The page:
Dudley Lee v Minister of Correctional Services  ZACC 30 (11 December 2012) Summary
The Constitutional Court of South Africa affirms that domestic law must provide an effective remedy for breach of rights contained in the South African Bill of Rights and that failure to minimise the risk of contracting a tuberculosis infection in prison breaches the right to humane conditions in detention.
Mr Lee contracted tuberculosis (TB) while incarcerated in a crowded, maximum security prison with poor hygiene standards in South Africa. The responsible authorities acknowledged that they relied on a system of self reporting of symptoms upon admission and during incarceration, even though TB is an airborne disease requiring isolation, medication and constant vigilance to contain the spread of infection.
Mr Lee sued the Minister for Correctional Services in tort alleging the Department of Correctional Services, controlled by the Minister, had negligently failed to assure Mr Lee’s rights to life, freedom and security of person and the right to humane conditions of detention consistent with human dignity contained in the South African Constitutional Bill of Rights.
Lower court decisions
At first instance the Western Cape High Court (Cape Town) held that the acts and omissions of prison authorities amounted to a dereliction of statutory and constitutional duty to protect human rights as there were a number of steps that a reasonable person in the Minister’s position would have taken to manage and mitigate the spread of TB.
The Supreme Court of Appeal accepted the lower court’s findings that the Minister and the responsible authorities had failed to adequately protect inmates from contagion, and the Court affirmed the obligation on state authorities to assume responsibility for prisoner welfare when a person is delivered into the absolute power of the state.
However, the Court of Appeal held that under the operative “but for” test for causation the applicant could not establish the state’s actions had caused his injury since it was possible that, regardless of how many measures were adopted to reduce the risk of TB infection it could not be eliminated and it was possible that Mr Lee could have been infected by someone who the prison authorities could not reasonably have known was infected.
On final appeal, a 5:4 majority of the Constitutional Court of South Africa reversed the Court of Appeal’s decision holding that the principle of probable causation, which was a settled aspect of the common law test of causation, applied to deal with situations where “common sense may have to prevail over strict logic”. The practical impossibility of eliminating TB, the Court said, did not lessen the state’s duty to try to reduce the risk.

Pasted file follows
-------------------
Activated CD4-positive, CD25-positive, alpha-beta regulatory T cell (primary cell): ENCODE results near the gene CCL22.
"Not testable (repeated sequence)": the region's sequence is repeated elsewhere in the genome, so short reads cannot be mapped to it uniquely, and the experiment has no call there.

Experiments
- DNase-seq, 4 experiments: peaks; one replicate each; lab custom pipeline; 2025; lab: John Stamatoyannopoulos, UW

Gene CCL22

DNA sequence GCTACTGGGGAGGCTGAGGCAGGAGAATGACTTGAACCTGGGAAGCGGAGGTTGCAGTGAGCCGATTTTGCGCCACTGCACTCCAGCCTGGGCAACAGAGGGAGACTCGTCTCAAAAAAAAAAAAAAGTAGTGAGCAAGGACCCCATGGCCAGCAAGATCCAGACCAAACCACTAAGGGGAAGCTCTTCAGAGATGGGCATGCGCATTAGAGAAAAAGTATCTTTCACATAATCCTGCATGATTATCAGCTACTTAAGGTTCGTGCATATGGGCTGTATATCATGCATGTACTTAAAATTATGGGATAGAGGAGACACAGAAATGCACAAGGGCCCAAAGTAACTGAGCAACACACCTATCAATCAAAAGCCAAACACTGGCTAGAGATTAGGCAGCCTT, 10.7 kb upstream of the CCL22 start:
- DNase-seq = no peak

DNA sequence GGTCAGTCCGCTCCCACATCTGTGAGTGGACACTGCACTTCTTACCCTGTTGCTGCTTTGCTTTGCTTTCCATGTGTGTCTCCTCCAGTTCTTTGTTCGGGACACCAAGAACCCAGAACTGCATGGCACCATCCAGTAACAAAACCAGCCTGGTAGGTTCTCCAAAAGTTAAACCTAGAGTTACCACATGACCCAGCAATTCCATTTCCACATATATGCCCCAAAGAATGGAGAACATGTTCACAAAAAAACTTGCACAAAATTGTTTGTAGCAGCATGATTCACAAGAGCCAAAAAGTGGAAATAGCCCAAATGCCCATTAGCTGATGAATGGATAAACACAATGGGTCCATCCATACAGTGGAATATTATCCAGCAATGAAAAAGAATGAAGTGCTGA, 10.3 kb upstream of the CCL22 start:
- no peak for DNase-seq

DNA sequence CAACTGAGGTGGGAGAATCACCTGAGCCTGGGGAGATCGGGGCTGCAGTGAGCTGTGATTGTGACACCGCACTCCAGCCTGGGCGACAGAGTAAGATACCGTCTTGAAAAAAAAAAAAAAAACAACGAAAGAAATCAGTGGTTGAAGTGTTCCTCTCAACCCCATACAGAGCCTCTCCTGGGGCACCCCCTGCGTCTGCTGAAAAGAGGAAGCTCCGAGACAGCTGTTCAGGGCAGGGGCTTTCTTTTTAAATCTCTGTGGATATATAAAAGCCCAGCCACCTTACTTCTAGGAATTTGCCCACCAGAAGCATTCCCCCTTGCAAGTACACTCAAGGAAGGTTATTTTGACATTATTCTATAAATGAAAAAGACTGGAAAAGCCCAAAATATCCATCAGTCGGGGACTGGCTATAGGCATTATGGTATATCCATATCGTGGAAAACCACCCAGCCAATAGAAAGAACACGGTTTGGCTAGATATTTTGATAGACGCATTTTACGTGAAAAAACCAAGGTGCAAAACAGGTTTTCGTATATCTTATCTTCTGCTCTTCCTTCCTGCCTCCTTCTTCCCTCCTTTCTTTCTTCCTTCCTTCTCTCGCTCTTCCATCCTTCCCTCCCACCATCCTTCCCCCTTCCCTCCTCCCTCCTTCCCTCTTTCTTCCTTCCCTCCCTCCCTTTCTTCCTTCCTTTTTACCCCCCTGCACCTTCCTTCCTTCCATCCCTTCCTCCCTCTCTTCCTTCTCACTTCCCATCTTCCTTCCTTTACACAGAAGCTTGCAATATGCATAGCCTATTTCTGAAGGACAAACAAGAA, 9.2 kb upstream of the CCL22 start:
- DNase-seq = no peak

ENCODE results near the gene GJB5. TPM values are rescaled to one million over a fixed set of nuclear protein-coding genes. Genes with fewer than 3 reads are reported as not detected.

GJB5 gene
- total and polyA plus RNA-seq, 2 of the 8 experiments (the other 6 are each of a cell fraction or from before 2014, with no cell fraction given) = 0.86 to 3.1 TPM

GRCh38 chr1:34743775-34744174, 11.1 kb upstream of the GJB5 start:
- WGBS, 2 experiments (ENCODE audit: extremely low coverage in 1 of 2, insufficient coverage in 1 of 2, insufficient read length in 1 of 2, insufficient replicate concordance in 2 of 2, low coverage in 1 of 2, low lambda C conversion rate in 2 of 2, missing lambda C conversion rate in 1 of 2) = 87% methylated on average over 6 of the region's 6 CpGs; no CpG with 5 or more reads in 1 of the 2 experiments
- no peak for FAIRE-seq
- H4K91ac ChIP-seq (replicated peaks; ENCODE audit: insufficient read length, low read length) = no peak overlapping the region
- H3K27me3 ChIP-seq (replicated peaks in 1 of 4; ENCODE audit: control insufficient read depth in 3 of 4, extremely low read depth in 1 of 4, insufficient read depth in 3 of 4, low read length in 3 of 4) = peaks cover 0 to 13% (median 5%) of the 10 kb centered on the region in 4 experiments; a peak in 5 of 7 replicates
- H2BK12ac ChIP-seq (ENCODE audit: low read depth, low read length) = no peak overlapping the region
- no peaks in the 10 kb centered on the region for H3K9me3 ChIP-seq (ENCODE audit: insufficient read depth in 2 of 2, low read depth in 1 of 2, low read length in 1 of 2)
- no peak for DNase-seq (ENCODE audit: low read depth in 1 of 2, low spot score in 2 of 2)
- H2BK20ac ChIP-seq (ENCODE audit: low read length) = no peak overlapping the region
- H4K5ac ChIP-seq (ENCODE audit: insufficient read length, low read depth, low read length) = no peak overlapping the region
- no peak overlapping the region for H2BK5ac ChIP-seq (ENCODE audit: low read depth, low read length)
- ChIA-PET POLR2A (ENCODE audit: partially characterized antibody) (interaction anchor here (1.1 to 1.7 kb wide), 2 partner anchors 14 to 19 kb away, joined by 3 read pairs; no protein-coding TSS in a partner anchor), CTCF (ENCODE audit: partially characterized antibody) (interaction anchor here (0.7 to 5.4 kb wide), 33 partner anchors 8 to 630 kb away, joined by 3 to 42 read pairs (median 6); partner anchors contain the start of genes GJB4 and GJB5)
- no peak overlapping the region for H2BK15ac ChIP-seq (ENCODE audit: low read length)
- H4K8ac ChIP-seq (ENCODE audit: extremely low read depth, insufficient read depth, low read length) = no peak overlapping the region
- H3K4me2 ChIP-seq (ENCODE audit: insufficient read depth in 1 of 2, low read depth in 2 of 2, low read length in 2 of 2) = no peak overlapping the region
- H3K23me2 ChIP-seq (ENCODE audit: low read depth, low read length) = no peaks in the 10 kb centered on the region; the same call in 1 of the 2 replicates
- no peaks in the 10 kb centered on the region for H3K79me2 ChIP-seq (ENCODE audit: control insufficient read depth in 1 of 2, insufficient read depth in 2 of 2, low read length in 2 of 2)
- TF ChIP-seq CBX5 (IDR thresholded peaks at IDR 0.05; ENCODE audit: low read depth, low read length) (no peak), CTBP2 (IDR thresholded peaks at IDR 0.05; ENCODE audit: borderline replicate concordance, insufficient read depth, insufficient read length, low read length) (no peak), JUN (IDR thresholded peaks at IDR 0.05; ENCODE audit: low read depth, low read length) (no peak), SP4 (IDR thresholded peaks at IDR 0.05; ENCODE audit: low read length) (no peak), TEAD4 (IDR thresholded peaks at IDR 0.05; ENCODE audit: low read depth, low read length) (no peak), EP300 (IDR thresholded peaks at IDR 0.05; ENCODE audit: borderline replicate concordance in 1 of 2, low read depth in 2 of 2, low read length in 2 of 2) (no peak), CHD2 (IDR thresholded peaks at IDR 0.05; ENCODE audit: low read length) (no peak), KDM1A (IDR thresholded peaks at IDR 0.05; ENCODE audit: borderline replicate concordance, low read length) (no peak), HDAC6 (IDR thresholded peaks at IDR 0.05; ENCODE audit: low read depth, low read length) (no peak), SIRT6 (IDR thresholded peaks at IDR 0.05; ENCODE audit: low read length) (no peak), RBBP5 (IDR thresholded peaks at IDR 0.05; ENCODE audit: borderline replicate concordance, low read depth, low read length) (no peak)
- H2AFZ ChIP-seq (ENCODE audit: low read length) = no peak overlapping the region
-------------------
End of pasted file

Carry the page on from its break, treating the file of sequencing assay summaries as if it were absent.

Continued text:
Notably, both the Court of Appeal and the Constitutional Court determined that to give practical effect to constitutionally protected rights, which the state has an obligation to uphold under section 7(2), the law must provide a mechanism for compensation for breach of those rights; and if the Court of Appeal’s formulation of legal causation had been adopted, it would be practically impossible for a prisoner to establish their cause of action since they could not prove the authority’s omissions were the direct cause of infection.
The dissenting judges accepted the Court of Appeal’s “stricter” formulation of the but-for test represented current South African law but that it “is an over-blunt and inadequate tool for securing constitutionally tailored justice” (citing developments in other common law jurisdictions to achieve more just outcomes). Nevertheless, the minority considered the matter should be remitted to the trial court to receive additional evidence and to consider how the common law could be developed to remedy the injustice.
This case highlights the limitations of archaic common law causes of action to respond to and redress human rights abuses and the need for redress to protect and advance the status of rights.
Section 7 of the South African Constitution states that authorities have an obligation to protect and enhance rights but does not go as far as the UK Human Rights Act, the European Convention on Human Rights and the ACT Human Rights Act, which positively state that remedies shall be available for breach of rights (but only certain rights in the ACT). Nevertheless, the Court (without examining international jurisprudence) determined that compensation in the form of damages was a necessary corollary of the rights contained in the Constitution and to uphold other constitutional principles of government accountability.
By comparison, under the Victorian Charter of Human Rights damages are specifically excluded as compensation for breach of protected human rights (section 39(3)) and breach of a right contained in the Charter can only be raised as an adjunct to another statutory or common law cause of action (like this case, these causes of action are often not adapted to a rights-based framework).
While damages were the focus of this proceeding, it is also important to note that in international law, the obligation to provide an effective remedy may, depending on the facts of the case and the rights engaged, encompass reparation, rehabilitation, a public apology, independent investigation of the breach and measures to prevent future breaches.
This case also adds weight to the existing body of international case law that confirms that the right to humane treatment in detention in article 10 of the ICCPR encompasses proper standards of health care, hygiene and nutrition to prevent and respond to known health concerns.
This decision is available online at: http://www.saflii.org/za/cases/ZACC/2012/30.html
Madeleine Forster is a secondee at the Human Rights Law Centre.